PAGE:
It’s not every days that we see new faces on WTS podium. Tom Bishop from Great Britain wasn’t pegged as a favourite heading into the race on Saturday. His tenacity on the bike and run on the technical Abu Dhabi course helped him to finish second. Since Will Clarke in 2009, with the exception of the Brownlees, it was the first time a brit was able to find his place on the podium. We spoke to him after race to hear more about his rise the top.
How was your winter, did you feel that you were in great shape?
My winter was really good and consistent. Firstly, I had a nice long break socialising with my friends and family and then the hard work began. I slowly built up my running up to a lot of kilometres, sometimes 130 km in a week. I had a good training squad around me too with the young GB juniors pushing me in sessions. My swimming and cycling was kept similar to last year when I was training for the Olympic team. In my mind I just wanted to stay injury free, healthy and happy.
From outside, it seems hard to be a brit athlete because you are in some way in the shadow of the Brownlee Brothers, no? Did you feel that people don’t expect much from you and see you as a domestique?
It is hard to be a British athlete, but also a privilege, as I know, I am part of a really successful team with a legacy. If you mean it is hard to be a successful athlete in terms of making a living, yes. All the companies want to be part of the Brownlee name and it is difficult for people to shine in their spotlight; but what a spotlight they have created. Personally I think we need the Brownlee for our sport to be successful in Britain and the world and I’m grateful that I can be in the British team with them. Maybe from an external view I am regarded as a domestique, but I saw it as a personal development stage, I want to swim fast and ride hard and to try and win races courageously as a pure triathlete and I believe now that I am beginning to show that to the rest of the world.
When you saw the bike course of Abu Dhabi, what was your reaction? You are well known as a strong biker, did you believe that it could allow to create a massive selection?
I saw the course and I was really excited. I knew it would be hard but I did not expect the race to be so tough. It was really challenging and at points I was ‘full gass’ and nearly getting dropped. I’m glad the bike was hard though because I knew the rest would find it challenging. We need more courses which are tough, like Leeds and Auckland.
How was the swim effort?
I was nervous for the swim, I have not tested myself in training and I knew the fast guys were there. The French team are always super fast swimmers so I knew it would be tough so I had to use my brain to swim well.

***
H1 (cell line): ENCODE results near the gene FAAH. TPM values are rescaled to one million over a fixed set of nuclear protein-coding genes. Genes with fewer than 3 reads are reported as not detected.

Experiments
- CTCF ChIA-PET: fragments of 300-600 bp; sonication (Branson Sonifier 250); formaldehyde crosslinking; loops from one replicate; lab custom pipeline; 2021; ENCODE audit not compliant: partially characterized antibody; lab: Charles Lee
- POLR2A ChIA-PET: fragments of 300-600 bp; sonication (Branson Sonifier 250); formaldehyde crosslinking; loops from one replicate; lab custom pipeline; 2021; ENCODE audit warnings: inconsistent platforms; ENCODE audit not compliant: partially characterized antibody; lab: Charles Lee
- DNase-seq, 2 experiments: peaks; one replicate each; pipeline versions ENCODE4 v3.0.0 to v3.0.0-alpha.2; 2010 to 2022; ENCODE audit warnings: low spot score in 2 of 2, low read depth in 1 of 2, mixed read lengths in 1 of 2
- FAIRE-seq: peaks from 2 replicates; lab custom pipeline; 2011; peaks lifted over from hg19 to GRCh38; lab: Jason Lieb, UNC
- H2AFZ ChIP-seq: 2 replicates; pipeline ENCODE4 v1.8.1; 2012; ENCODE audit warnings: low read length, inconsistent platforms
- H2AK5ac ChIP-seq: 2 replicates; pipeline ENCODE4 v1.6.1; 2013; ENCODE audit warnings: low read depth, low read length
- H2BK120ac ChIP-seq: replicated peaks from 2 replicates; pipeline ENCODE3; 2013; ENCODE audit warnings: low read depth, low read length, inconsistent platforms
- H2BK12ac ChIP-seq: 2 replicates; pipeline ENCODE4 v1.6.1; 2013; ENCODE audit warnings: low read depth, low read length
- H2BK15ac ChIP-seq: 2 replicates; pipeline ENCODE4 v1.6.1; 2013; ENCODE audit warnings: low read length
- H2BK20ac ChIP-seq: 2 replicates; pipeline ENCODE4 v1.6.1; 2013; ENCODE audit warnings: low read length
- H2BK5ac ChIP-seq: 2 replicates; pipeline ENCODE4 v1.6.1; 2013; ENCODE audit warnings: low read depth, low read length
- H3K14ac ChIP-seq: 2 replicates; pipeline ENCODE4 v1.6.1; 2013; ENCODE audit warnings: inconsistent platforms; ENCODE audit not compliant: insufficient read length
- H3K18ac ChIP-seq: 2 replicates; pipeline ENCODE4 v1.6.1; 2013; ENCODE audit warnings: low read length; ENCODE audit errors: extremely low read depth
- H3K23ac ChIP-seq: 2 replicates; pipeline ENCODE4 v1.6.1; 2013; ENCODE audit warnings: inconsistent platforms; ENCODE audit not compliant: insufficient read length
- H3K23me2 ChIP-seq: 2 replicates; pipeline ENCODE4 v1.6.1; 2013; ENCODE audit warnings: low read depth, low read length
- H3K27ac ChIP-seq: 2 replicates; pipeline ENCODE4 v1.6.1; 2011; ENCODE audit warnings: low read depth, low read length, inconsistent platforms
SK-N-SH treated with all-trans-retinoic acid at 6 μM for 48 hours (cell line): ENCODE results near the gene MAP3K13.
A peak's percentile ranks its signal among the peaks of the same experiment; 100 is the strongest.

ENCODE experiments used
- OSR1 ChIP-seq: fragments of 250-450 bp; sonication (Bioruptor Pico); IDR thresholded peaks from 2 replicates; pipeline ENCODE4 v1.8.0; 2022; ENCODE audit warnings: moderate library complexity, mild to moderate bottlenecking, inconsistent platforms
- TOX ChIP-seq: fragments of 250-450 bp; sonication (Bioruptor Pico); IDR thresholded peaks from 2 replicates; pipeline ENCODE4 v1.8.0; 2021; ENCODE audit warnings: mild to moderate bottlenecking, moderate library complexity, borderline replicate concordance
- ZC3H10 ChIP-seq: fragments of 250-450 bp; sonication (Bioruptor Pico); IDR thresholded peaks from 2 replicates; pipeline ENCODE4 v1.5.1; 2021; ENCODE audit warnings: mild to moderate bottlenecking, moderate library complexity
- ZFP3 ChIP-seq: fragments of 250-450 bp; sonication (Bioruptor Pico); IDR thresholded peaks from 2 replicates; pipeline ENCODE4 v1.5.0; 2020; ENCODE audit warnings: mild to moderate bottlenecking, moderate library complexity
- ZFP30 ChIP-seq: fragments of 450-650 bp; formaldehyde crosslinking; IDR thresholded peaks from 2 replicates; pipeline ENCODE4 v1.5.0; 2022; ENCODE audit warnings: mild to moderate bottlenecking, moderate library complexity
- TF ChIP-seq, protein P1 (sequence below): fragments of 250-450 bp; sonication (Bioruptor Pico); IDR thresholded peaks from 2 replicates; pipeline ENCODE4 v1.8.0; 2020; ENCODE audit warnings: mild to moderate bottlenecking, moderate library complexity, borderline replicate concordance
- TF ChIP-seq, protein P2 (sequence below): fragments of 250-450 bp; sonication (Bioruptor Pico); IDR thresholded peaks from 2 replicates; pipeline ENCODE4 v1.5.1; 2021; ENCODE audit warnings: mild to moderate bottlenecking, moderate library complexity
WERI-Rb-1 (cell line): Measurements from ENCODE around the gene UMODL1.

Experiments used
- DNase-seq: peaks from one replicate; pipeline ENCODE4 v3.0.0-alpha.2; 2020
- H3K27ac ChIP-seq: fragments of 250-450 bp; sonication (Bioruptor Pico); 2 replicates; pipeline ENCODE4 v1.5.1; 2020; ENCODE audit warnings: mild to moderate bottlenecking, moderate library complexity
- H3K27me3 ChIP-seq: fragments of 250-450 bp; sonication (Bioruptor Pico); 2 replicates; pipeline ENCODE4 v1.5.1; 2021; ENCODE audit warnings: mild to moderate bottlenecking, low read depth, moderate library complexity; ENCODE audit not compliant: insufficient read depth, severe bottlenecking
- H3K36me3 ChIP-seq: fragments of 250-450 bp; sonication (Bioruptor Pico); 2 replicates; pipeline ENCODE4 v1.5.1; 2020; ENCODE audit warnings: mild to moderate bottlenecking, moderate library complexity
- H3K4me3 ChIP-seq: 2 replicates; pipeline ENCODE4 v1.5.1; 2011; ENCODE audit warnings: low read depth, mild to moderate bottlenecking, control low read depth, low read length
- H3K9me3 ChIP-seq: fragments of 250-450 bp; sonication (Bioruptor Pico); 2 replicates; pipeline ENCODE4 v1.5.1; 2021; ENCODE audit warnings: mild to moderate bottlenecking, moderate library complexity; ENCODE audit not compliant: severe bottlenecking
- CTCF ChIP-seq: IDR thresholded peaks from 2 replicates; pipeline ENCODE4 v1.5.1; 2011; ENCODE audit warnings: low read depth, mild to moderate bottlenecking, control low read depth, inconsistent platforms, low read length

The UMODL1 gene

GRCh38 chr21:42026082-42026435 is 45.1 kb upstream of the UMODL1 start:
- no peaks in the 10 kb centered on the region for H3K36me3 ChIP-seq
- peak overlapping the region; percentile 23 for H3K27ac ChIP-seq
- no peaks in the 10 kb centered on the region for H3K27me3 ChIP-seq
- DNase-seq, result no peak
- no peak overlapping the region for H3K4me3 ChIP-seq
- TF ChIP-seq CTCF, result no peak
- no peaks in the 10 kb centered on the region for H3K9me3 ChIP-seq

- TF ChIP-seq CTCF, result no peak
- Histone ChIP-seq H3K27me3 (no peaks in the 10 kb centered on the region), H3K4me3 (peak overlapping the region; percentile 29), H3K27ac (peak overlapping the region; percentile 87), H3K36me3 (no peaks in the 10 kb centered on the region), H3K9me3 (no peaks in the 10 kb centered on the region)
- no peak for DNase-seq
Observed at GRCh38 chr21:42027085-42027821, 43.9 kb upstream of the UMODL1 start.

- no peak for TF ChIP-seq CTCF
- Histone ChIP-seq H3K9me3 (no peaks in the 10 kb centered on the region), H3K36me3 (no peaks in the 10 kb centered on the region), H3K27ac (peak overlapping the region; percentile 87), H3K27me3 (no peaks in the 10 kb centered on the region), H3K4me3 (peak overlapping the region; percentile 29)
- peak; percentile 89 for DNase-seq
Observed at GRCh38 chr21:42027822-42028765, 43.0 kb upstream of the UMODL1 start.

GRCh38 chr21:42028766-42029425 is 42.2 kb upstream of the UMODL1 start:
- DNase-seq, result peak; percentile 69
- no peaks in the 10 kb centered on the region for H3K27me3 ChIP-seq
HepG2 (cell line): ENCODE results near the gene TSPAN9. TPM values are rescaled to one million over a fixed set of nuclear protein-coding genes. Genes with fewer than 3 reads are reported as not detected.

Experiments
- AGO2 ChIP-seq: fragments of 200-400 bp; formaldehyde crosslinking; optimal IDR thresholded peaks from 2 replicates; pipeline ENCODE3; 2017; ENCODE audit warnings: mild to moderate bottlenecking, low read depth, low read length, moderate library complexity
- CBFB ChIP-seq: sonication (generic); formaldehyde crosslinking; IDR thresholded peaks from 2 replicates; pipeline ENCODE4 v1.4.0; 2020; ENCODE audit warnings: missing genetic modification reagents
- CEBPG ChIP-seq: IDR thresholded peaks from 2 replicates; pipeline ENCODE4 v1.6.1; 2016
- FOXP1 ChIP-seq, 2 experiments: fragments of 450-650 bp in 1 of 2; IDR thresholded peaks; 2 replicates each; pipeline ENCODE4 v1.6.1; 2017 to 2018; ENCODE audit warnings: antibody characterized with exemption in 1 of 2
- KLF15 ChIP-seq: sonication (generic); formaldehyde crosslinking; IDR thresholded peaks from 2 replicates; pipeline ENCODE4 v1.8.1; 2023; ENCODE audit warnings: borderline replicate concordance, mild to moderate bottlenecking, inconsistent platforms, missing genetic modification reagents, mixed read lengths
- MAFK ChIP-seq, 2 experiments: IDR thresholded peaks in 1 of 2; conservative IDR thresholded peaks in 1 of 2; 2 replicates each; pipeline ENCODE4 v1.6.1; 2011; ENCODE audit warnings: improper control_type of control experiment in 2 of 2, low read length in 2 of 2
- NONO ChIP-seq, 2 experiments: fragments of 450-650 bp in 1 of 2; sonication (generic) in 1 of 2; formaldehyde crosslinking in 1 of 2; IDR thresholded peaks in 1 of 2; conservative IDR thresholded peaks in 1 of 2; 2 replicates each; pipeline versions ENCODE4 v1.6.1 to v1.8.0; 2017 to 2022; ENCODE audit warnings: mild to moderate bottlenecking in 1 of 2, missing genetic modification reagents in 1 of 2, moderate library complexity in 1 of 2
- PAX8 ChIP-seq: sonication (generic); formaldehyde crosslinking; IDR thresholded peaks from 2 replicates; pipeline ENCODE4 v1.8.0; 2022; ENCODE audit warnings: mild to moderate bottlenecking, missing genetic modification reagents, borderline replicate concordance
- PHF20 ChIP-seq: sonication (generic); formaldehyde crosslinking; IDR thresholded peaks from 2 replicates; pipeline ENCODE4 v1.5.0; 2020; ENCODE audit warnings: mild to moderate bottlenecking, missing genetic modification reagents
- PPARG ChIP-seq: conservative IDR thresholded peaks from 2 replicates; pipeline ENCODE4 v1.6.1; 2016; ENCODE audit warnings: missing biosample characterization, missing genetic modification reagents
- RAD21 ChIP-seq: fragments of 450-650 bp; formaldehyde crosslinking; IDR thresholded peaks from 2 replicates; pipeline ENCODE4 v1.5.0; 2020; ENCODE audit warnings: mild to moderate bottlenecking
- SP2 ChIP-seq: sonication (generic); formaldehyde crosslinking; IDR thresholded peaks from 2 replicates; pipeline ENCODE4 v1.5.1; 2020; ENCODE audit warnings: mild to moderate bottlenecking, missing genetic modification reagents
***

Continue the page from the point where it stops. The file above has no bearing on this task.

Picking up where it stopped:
Can you tell us about the bike, did you judge that it was well organized? How do explain that so many athletes weren’t able to stay with the group?
The bike was so hard because there was no respite. It was difficult to drink and eat on the bike and you had to be very good tactically and technically to save energy. The wind was also strong and I think that I rode in the echelon quite well. My bike sponsor always told me to hide from the wind and I did. I’m a small guy so it helps I can get low and take shelter.
For the run, you were the first outside… like the Brownlee! What was in your mind when you were running alone with Javier Gomez?
Initially I did not have the courage to go with Javier after he bridged the gap to Henri. I was running in the group recovering from the bike, my back was so sore because my saddle dropped on the first lap! Then when I saw Javier and Henri pull away, I thought, what the hell you can go with them and I did. After that I just wanted to run as long with Javier as I could, I felt strong but my tactics were not good and in the end I was running for my life to hold onto the podium.
What means this second place for you? We can imagine that it’s really important for the future…
Second means a lot, my first ever World Series podium. I am so proud and still in shock. It has made me even hungrier to push harder in training. I have the belief and confidence now. I have raced with all the top guys as a junior and u23 and to see them win WTS medals has been tough because I wanted to do the same and now I have and it feels great.
Belief and courage to race for the win. I just need to hold onto my strength and gain wisdom in order to become a serial medalist. I know there is still lots of work to improve myself so I must not become complacent. The standard is so high now we cannot afford to be less than 100% on the pontoon.
Something you want to add?
Thank you to the team behind me, my family, friends, girlfriend and training partners. Thank you to those who always believed I could achieve in this sport and that includes you also Xavier. I hope to see you soon.